Small hydro not small enough for greens
The Wall Street Journal recently reported on “small hydro” projects—hydroelectric power plants involving small dams on streams and tributaries, as opposed to giant dams on major rivers. Because hydro produces zero greenhouse gas emissions, these projects are being promoted by power companies hoping to avoid the fierce green opposition to carbon-based energy.
But environmentalists have also fiercely opposed hydro for decades, because massive dams flood large areas and dramatically alter waterways. (This list of Sierra Club “accomplishments” boasts of killing dam projects as far back as 1923.) The Journal story suggests that with small hydro, electricity producers are hoping to fly under the green radar by building smaller dams in remote locations.
The problem is that these hydro plants have a tiny generating capacity: on the order of 10 to 30 megawatts (MW), as compared with, say, the Hoover Dam, which has an installed generating capacity of 2000 MW. So small hydro faces exactly the same problem that renders wind and solar energy impractical: Producing a significant amount of power requires huge numbers of allegedly “minimal impact” installations. An assessment of the potential for hydro in Washington state found that “developing all the state’s potential hydro sites, including small ones, would add only 762 megawatts”—i.e., only as much as a single large coal-fired power plant.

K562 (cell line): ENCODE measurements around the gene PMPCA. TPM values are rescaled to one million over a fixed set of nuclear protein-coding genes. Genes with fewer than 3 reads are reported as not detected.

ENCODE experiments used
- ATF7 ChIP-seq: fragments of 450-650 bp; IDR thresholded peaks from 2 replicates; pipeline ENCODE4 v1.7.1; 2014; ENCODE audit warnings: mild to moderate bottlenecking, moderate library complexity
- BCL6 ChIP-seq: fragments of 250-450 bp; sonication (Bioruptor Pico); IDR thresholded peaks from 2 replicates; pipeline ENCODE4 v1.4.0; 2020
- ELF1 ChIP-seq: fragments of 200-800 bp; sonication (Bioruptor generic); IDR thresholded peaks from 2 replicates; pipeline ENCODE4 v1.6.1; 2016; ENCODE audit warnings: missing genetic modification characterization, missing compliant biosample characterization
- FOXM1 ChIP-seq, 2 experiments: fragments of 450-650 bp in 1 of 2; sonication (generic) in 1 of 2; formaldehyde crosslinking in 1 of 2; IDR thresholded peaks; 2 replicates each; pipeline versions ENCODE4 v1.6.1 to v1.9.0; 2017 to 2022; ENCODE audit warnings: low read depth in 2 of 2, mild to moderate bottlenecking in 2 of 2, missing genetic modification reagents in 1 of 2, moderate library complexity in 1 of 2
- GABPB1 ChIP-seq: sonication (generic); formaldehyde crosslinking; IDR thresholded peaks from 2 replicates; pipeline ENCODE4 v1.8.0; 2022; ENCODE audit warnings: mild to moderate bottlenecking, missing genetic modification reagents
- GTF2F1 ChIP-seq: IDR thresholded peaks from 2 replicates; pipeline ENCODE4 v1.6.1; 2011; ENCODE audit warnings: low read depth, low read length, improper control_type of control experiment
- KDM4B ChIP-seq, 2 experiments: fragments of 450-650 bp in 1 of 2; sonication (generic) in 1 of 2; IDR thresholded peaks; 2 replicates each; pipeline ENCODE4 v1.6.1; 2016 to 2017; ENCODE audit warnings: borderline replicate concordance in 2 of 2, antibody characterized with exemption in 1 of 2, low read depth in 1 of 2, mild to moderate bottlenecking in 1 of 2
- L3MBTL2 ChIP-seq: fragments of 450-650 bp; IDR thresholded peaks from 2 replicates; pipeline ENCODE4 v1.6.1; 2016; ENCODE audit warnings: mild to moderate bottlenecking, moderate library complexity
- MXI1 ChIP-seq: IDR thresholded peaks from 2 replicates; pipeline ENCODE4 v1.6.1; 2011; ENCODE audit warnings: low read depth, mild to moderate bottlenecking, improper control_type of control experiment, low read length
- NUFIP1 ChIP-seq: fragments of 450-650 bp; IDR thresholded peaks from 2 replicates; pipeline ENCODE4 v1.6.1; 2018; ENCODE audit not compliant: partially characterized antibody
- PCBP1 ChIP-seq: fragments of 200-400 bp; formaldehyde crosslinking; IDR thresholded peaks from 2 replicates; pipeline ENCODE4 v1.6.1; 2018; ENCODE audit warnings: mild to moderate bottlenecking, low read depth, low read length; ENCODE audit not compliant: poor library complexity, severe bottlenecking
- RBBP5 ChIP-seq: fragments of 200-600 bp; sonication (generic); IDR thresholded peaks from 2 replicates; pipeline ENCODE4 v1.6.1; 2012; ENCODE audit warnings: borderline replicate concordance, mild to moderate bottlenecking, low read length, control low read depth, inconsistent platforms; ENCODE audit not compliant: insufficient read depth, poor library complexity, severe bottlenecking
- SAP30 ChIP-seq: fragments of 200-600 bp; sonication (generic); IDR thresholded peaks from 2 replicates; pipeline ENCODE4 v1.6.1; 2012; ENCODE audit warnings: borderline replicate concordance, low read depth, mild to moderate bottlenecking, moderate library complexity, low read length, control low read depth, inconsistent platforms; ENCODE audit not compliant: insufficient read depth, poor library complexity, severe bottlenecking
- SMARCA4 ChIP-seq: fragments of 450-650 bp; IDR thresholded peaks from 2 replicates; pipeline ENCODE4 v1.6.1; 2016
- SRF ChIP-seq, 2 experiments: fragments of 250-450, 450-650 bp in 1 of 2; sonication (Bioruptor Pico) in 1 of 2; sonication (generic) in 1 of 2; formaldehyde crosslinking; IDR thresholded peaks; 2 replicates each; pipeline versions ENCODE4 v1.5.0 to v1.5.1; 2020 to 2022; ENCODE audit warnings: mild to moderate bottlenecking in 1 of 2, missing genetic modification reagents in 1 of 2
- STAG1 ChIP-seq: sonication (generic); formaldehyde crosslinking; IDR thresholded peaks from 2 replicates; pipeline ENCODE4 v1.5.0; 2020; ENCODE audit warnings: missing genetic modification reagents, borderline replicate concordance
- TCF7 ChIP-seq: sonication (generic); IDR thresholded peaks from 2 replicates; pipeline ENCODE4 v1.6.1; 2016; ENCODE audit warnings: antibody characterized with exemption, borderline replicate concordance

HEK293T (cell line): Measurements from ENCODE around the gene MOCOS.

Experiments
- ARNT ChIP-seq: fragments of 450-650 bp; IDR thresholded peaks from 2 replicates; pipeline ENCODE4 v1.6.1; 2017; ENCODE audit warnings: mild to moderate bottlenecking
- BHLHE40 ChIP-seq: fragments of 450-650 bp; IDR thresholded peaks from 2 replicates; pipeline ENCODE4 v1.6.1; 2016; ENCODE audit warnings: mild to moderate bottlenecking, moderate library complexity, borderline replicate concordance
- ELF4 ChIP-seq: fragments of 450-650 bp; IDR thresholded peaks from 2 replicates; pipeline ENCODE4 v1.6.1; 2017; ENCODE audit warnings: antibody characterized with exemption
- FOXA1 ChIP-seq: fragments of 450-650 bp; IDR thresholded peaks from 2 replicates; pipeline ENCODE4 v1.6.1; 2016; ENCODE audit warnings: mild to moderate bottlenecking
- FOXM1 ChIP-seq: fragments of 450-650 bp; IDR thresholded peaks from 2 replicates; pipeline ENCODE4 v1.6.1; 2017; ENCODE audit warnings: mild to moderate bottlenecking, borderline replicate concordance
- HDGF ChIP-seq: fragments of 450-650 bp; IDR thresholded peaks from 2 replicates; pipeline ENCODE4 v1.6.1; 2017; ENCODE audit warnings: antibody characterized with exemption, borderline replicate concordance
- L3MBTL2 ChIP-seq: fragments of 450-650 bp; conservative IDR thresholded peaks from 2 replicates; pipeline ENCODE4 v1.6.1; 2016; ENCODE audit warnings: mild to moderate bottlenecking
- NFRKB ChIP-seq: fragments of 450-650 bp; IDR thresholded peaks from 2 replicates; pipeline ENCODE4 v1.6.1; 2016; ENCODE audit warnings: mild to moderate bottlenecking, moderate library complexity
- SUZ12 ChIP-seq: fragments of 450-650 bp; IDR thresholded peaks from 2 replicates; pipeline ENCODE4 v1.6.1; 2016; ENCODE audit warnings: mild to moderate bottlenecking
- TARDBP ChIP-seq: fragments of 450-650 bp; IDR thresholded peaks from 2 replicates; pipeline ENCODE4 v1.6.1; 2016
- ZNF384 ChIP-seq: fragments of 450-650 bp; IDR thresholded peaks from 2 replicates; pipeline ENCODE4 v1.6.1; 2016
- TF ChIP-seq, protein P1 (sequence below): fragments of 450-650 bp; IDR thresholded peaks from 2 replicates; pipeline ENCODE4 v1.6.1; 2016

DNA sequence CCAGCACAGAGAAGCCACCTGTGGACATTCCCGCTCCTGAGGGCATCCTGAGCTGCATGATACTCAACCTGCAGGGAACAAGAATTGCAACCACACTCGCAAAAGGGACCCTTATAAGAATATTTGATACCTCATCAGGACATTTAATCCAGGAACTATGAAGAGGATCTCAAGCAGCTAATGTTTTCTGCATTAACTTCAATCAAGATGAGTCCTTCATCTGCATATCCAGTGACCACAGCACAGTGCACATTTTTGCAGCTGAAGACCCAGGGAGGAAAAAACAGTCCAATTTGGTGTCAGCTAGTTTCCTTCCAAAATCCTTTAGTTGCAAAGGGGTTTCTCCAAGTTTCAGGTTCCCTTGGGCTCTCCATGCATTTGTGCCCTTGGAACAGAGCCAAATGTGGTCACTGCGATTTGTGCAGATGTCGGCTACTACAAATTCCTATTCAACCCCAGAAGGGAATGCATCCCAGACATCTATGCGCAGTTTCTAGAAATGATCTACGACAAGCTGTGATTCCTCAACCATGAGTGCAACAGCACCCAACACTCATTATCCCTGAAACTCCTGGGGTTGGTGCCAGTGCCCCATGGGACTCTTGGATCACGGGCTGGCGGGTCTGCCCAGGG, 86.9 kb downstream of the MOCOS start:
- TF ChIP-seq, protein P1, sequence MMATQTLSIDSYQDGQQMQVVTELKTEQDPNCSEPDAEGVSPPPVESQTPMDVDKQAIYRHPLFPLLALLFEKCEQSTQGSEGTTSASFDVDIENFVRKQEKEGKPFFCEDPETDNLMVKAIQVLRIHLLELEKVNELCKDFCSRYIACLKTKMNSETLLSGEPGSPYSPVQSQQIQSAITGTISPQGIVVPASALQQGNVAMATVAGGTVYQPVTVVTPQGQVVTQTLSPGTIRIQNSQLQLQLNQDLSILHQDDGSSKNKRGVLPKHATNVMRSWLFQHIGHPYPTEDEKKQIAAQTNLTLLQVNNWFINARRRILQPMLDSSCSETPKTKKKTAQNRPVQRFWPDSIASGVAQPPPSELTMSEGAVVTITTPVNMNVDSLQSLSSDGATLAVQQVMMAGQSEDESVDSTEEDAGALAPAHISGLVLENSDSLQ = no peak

So to come even close to the generating capacity of nuclear or hydrocarbon-fueled power plants, one has to build on a large scale. But as soon as one builds anything on a large scale, environmentalists fight it tooth-and-nail. Indeed, as the Journal reports, this has already started:
The small-hydro trend is beginning to raise eyebrows in environmental and recreation circles, especially in the West where much of the activity is taking place. . . “One plant here, one there, maybe we would support that,” says Thomas O’Keefe, Northwest regional coordinator of American Whitewater, a rafters’ group. “But with so many on the drawing board this really gets to be an issue of cumulative impacts.”
As I’ve said before, “green energy” is an oxymoron; what it really means is no energy.